Mathematical Theory of Communication by Claude Shannon and Warren Weaver. The latter work founded
Participants at the 10th Macy Conference.
The ideas of Wiener, Bigelow, and Rosenblueth caught fire like a trail of
powder. Other groups were formed in the United States and around the world,
notably the Society for General Systems Research whose publications deal with
disciplines far removed from engineering such as sociology, political science,
The seminars of the Josiah Macy Foundation continued, opening to new
disciplines: anthropology with Margaret Mead, economics with Oskar Morgenstern.
Mead urged Wiener to extend his ideas to society as a whole. Above all, the
period was marked by the profound influence of Warren McCulloch, director of
the Neuropsychiatric Institute at the University of Illinois.
At the conclusion of the work of his group on the organization of the cortex of
the brain, and especially after his discussions with Walter Pitts, a brilliant,
twenty-two-year-old mathematician, McCulloch understood that a beginning of the
comprehension of cerebral mechanisms (and their simulation by machines) could
come about only through the cooperation of many disciplines. McCulloch himself
moved from neurophysiology to mathematics, from mathematics to engineering.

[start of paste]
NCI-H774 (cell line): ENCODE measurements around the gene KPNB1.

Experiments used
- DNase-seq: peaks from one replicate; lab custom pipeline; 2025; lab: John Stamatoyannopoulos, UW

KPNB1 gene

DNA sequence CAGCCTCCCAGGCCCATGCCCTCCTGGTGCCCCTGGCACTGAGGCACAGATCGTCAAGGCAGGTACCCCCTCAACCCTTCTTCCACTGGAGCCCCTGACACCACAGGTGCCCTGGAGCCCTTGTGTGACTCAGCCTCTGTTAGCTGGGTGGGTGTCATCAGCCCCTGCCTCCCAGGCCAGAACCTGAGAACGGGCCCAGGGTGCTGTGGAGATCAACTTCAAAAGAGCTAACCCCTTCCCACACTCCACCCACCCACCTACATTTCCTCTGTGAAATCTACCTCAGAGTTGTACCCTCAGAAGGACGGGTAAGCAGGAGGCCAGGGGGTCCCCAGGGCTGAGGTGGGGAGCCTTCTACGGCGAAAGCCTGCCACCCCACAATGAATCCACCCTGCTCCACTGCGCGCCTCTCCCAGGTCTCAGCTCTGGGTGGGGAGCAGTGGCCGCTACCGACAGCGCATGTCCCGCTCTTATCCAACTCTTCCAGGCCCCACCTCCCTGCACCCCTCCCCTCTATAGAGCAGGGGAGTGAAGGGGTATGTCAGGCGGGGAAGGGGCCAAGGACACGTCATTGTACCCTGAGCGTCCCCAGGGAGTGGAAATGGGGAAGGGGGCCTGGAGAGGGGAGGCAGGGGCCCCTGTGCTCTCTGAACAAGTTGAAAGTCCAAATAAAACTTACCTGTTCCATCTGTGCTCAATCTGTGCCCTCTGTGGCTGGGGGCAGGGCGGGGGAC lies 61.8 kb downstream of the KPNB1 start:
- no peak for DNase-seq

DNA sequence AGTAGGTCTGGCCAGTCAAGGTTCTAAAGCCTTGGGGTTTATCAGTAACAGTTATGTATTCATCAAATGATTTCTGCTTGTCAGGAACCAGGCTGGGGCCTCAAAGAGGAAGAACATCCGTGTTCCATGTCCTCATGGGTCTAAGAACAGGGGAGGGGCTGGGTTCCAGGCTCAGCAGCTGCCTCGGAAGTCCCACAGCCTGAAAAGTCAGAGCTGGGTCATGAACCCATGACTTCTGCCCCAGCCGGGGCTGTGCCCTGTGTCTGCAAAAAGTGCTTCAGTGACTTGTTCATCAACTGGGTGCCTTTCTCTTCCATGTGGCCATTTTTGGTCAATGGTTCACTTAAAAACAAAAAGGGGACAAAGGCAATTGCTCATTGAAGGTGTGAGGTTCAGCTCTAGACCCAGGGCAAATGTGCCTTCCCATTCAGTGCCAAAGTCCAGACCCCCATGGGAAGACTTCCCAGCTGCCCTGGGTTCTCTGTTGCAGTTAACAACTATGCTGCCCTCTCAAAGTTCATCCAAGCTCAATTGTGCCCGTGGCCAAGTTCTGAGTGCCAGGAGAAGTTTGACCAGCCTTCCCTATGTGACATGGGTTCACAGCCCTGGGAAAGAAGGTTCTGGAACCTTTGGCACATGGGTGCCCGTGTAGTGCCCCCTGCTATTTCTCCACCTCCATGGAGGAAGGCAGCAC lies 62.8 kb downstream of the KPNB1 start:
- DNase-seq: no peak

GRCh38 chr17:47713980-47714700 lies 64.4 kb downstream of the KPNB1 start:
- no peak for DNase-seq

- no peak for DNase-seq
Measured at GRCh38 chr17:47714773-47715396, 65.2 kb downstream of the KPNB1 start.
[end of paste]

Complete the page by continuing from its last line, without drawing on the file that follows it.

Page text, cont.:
Walter Pitts became one of Wiener's disciples and contributed to the exchange
of ideas between Wiener and McCulloch; it was he who succeeded in convincing
McCulloch to install himself at MIT in 1952 with his entire team of
In this famous melting pot, ideas boiled. From one research group to another
the vocabularies of engineering and physiology were used interchangeably.
Little by little the basics of a common language of cybernetics was created:
learning, regulation, adaptation, self-organization, perception, memory.
Influenced by the ideas of Bigelow, McCulloch developed an artificial retina in
collaboration with Louis Sutro of the laboratory of instrumentation at MIT. The
theoretical basis was provided by his research on the eye of the frog,
performed in 1959 in collaboration with Lettvin, Maturana, and Pitts. The need
to make machines imitate certain functions typical of living organisms
contributed to the speeding up of progress in the understanding of cerebral
mechanisms. This was the beginning of bionics and the research on artificial
intelligence and robots.
Paralleling the work of the teams of Wiener and McCulloch at MIT, another group
tried to utilize cybernetics on a wider scope. This was the Society for General
Systems Research, created in 1954 and led by the biologist Ludwig von
Bertalanffy. Many researchers were to join him: the mathematician A. Rapoport,
the biologist W. Ross Ashby, the biophysicist N. Rashevsky, the economist K.